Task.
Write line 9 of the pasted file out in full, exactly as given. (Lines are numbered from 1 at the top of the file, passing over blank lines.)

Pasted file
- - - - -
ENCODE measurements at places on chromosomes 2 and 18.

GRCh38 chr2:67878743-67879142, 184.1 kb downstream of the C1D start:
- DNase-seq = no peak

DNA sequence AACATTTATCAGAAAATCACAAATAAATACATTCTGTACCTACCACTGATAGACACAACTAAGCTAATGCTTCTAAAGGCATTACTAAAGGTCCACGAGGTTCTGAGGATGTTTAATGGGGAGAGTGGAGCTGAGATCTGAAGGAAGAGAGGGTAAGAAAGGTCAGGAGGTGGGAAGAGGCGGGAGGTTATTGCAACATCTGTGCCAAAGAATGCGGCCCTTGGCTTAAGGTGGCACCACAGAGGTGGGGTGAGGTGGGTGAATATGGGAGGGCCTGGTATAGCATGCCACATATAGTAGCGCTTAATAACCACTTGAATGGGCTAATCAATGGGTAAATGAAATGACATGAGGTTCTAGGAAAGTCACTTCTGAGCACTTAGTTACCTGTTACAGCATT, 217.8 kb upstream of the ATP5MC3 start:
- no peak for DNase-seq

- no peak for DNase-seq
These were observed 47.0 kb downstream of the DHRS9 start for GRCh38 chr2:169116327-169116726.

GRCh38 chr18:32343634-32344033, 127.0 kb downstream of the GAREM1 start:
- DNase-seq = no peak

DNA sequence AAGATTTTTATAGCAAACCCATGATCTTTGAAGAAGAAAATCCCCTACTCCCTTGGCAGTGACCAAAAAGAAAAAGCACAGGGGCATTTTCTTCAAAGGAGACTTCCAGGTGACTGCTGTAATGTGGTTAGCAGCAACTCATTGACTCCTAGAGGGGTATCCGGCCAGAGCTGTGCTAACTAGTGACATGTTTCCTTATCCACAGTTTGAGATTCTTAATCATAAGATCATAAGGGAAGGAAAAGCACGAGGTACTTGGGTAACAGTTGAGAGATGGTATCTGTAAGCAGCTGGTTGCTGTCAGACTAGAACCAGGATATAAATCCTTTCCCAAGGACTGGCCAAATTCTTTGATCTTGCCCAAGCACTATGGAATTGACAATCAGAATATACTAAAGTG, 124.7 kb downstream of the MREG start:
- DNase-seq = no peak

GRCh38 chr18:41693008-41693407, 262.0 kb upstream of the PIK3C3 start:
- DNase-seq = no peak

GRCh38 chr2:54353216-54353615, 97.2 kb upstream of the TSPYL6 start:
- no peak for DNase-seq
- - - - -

- DNase-seq = no peak